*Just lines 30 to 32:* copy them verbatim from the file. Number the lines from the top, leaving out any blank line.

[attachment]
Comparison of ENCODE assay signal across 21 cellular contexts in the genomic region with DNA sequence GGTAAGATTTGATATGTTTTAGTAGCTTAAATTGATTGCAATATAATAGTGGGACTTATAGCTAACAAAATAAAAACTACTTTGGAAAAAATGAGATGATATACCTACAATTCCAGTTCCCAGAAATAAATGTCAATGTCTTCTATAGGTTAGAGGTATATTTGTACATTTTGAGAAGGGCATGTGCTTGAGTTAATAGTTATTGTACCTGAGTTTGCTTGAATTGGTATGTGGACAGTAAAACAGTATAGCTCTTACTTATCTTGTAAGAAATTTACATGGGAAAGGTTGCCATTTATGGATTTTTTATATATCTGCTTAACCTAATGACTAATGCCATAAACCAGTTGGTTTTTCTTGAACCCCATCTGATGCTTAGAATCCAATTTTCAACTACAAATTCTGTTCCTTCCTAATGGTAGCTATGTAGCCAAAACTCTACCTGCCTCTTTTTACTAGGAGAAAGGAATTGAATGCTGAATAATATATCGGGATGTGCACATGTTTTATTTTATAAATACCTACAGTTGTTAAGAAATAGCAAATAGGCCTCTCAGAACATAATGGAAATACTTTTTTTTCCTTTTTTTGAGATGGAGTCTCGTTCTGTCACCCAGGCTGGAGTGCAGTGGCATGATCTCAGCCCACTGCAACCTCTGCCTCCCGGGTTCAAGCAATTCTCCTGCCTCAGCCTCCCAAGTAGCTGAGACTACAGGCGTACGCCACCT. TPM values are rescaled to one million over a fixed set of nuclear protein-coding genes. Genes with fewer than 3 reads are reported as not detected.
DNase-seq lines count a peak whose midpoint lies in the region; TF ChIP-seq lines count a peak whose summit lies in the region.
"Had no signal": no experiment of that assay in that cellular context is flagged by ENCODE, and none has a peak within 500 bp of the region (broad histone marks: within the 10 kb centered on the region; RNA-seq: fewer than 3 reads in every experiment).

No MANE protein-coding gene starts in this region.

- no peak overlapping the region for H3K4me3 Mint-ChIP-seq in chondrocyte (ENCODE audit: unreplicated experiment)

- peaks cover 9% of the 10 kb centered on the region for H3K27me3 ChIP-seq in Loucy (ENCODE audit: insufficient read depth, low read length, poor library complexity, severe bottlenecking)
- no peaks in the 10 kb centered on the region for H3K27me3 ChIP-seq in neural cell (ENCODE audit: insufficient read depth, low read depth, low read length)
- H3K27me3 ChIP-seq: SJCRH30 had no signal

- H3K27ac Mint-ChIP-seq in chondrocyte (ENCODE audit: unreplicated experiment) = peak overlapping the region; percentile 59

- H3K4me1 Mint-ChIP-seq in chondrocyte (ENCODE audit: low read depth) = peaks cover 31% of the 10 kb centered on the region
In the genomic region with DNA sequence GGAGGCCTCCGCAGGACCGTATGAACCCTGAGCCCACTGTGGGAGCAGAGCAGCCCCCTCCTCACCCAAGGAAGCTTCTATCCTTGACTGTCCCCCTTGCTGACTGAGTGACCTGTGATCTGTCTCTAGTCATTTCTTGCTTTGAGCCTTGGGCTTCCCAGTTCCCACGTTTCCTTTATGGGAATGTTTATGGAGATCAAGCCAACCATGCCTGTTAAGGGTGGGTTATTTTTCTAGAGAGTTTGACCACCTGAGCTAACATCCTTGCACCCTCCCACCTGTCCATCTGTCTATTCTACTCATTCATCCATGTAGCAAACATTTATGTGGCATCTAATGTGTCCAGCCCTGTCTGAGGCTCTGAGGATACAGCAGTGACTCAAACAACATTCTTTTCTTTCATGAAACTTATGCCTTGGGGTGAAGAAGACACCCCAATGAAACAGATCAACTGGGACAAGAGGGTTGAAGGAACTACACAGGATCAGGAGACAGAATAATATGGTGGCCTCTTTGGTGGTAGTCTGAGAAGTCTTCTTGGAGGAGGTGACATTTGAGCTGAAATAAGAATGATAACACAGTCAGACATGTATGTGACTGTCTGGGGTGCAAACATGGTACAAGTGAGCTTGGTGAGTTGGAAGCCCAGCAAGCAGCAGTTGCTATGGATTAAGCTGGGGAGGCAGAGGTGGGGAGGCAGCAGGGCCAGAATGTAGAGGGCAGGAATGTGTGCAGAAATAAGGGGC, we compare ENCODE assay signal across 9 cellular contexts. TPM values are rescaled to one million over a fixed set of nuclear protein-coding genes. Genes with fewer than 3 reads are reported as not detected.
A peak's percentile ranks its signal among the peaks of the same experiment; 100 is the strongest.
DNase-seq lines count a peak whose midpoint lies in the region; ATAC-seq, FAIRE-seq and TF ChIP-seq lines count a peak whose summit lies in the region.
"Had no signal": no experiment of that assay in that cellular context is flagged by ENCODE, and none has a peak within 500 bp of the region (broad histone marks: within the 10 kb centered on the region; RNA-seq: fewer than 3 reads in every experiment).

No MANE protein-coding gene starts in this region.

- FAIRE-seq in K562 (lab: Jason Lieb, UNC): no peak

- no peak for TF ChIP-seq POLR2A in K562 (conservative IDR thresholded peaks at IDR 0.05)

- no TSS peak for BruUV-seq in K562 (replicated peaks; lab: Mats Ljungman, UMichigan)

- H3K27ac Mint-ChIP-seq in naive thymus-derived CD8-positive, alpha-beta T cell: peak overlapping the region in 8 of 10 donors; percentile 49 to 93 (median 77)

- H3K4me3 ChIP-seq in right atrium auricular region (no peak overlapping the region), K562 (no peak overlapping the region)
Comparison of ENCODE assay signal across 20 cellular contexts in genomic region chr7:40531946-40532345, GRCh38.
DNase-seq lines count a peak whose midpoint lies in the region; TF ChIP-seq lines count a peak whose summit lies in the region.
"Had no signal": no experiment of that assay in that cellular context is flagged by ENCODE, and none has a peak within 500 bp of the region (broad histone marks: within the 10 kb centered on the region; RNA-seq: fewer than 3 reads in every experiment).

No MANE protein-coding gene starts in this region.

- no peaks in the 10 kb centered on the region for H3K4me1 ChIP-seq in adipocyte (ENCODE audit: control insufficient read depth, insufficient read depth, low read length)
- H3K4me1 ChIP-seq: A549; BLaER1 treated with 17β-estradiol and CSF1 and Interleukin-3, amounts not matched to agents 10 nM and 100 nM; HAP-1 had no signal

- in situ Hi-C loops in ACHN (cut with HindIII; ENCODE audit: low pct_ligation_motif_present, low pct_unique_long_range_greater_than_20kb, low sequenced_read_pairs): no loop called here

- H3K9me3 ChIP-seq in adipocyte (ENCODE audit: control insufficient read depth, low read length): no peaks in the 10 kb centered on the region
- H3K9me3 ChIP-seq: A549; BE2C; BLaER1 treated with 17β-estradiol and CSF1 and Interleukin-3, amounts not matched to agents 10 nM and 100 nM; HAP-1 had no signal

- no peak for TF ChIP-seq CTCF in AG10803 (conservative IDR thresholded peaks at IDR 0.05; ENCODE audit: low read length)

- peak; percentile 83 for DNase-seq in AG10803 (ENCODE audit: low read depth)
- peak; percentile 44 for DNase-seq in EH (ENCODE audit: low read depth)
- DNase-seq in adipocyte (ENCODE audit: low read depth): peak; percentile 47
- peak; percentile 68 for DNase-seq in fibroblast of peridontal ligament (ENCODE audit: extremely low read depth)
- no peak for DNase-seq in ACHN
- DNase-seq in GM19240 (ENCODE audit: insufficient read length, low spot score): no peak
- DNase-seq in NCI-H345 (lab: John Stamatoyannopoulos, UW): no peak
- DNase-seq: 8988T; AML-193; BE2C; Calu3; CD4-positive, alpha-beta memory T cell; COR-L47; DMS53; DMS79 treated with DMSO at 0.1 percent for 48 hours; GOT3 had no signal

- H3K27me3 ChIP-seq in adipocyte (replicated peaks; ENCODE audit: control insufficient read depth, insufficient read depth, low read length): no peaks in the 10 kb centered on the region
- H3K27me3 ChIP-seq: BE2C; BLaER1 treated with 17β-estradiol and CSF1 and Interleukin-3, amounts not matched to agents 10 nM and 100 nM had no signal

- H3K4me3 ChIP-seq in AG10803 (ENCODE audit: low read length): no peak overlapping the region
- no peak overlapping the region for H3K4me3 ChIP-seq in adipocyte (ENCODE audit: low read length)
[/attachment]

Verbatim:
- no peak for TF ChIP-seq CTCF in AG10803 (conservative IDR thresholded peaks at IDR 0.05; ENCODE audit: low read length)

- peak; percentile 83 for DNase-seq in AG10803 (ENCODE audit: low read depth)
- peak; percentile 44 for DNase-seq in EH (ENCODE audit: low read depth)